Hypnotherapy for Functional dyspepsia
Functional dyspepsia (FD) is a disorder of the digestion, specifically movement and sensation in the gut are not acting appropriately. In FD the reason for this failure to act properly cannot be observed in any physical sense, there is no blockage or malformation but rather the digestion is misfiring for some reason. FD is believed to effect between 11-29% of people, although many of these may not be diagnosed cases. (Mahadeva and Goh 2006) Functional dyspepsia is not considered life threatening but does have significant impacts upon the person’s quality of life.(Talley et al 2006)
Typically suffers experience such symptoms as;
· Heartburn and acid reflux.
· Gas and bloating.
It is generally treated with medication including;
· Acid neutralisers (i.e. Gaviscon).
· Proton pump inhibitors.
· H2 receptor antagonists.
And Life style changes are strongly advised, specifically;
· Smoking cessation.
· Weight reduction.
· Reduction in alcohol consumption.
· Avoidance of trigger food (often spicy and acidic foods).
· Smaller meals.
· Avoiding food 3-4 hours before bed.
However, most treatment has limited effect and the opinion amongst clinicians is starting to favour the use of hypnotherapy.(Sharma 2008)
Hypnotherapy for Functional dyspepsia – The evidence
The key study which underscores the use of hypnotherapy for Functional dyspepsia is a 2002 study carried out by the team at Witherington Hospital in Manchester (UK). (Calvert et al) Patients with functional dyspepsia were randomise to one of three groups;
1. Supportive therapy with a placebo – an experienced researcher giving advice on management and listening to the concerns of patients for 12 x 30minute sessions over 16 weeks.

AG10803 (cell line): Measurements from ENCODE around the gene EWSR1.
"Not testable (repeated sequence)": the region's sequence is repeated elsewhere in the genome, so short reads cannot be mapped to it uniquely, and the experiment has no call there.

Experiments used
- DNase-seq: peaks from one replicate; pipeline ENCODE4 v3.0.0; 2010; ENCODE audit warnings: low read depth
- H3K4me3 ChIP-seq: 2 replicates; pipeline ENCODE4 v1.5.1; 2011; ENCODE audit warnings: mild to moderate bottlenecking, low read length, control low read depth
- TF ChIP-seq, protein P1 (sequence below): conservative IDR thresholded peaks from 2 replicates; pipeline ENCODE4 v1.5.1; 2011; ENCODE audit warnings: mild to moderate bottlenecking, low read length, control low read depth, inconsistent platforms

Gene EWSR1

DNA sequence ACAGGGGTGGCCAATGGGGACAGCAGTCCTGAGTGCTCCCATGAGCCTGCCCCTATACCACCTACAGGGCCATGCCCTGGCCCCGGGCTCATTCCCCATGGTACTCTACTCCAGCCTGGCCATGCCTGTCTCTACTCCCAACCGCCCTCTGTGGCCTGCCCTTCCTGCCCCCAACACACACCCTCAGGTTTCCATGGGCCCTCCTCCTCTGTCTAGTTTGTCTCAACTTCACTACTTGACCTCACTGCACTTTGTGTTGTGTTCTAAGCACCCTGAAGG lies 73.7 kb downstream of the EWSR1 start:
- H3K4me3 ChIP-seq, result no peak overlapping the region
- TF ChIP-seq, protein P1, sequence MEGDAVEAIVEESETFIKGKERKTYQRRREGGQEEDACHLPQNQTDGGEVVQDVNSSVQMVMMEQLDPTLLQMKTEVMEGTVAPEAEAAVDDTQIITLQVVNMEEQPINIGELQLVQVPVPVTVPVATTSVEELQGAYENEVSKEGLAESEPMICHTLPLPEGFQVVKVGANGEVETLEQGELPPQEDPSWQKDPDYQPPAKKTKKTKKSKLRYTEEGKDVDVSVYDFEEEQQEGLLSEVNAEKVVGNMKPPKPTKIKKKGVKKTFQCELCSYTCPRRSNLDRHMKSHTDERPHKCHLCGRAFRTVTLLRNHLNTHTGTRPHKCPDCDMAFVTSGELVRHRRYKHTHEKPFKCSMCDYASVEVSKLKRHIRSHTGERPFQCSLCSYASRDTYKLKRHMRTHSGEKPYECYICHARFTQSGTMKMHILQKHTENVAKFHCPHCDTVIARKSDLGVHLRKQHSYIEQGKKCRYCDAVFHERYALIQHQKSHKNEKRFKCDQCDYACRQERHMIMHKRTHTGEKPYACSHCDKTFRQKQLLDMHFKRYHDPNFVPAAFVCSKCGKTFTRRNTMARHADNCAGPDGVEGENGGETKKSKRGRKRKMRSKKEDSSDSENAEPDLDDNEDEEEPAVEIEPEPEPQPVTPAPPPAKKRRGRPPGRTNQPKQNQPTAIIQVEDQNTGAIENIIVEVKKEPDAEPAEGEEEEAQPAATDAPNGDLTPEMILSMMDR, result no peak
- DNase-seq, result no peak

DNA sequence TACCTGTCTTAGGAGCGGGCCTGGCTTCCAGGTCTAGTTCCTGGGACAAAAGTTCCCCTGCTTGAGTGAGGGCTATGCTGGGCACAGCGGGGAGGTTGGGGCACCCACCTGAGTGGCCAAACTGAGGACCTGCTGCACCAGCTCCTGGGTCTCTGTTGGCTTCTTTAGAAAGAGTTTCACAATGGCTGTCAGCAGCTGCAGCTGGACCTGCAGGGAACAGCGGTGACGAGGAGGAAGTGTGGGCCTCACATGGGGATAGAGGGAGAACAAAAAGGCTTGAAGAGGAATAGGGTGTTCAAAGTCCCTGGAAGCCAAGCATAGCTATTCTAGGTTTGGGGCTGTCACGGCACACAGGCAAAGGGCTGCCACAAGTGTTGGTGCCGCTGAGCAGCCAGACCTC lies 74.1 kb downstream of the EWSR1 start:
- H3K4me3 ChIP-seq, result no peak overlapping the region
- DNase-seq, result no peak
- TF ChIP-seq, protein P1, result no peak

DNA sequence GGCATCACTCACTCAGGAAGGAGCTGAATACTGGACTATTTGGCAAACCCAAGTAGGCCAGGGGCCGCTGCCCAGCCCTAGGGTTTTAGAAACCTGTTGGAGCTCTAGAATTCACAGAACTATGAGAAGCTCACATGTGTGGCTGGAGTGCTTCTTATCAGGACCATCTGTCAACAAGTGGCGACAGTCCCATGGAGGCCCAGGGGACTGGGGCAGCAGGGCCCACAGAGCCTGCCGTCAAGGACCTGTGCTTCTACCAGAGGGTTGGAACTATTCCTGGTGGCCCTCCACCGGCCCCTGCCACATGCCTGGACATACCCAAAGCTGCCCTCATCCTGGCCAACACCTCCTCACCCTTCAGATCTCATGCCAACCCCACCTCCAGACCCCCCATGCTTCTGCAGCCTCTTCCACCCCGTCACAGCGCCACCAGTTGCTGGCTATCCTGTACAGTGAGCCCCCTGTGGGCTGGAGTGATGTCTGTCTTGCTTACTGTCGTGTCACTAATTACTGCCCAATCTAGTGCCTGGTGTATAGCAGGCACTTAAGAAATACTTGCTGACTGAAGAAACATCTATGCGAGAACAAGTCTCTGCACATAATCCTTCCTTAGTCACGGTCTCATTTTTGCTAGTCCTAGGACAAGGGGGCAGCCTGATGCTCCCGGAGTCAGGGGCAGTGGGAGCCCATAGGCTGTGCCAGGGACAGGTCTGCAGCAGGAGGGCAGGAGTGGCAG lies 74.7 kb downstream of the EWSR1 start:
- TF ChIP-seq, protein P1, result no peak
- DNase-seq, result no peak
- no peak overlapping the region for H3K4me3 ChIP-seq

2. Medical treatment – four visits to receive advised medication. Over 16 weeks.
3. Hypnotherapy – 12×30 minute sessions over 16 weeks.
At the end of the 16 weeks of treatment patients were then tested against baseline scores of symptoms and quality of life, this was repeated at 56 weeks. At both 16 and 56 weeks hypnotherapy showed greater improvements than the other two interventions for both symptoms and quality of life. It is noteworthy that hypnotherapy patients appeared to carry on getting better, they showed even greater improvement at 56 weeks than they did at 16. Although this study by no means answers all the questions around hypnotherapy for FD (Chitkara & Talley 2003), it does highlight its effectiveness.
Hypnotherapy for Functional dyspepsia – The treatment
The model of treatment used in the Manchester study (Calvert et al 2002) employed the following elements.
1) Education and explanation – What FG is & how hypnotherapy can help.
2) Hypnotic induction using eye fixation followed by progressive relaxation and deepening.
3) Suggestions for feeling better and imagery to encourage symptom reduction. Specifically, the patient places their hand on their abdomen and imagine a reduction of symptoms.
4) Direct suggestions to encourage healthy peristalsis, reduced digestive sensitivity and healthy secretion of acids and mucus
5) Visualisation of a comfortable gastric transition, preferably using a metaphor.
A hypnotherapist may wish to help the person with FD in making behavioural changes in line with the recommended lifestyle changes (see above). In addition to the smoking cessation and weight loss work the therapist may consider desensitisation to trigger foods where anticipatory anxiety may have become a factor.
Hypnotherapy for Functional dyspepsia – References
Calvert, E. L., Houghton, L. A., Cooper, P., Morris, J., & Whorwell, P. J. (2002). Long-term improvement in functional dyspepsia using hypnotherapy. Gastroenterology, 123(6), 1778-1785.
Chitkara, D., & Talley, N. J. (2003). Hypnotherapy for functional dyspepsia: do the results add up?. Gastroenterology, 125(2), 636.
Mahadeva, S., & Goh, K.-L. (2006). Epidemiology of functional dyspepsia: A global perspective. World Journal of Gastroenterology : WJG, 12(17), 2661–2666. http://doi.org/10.3748/wjg.v12.i17.2661
Sharma, R. L. (2008). Functional Dyspepsia: At least recommend hypnotherapy. Bmj, 337(7674), 832.
Talley, N. J., Locke, G. R., Lahr, B. D., Zinsmeister, A. R., Tougas, G., Ligozio, G., … Tack, J. (2006). Functional dyspepsia, delayed gastric emptying, and impaired quality of life. Gut, 55(7), 933–939. http://doi.org/10.1136/gut.2005.078634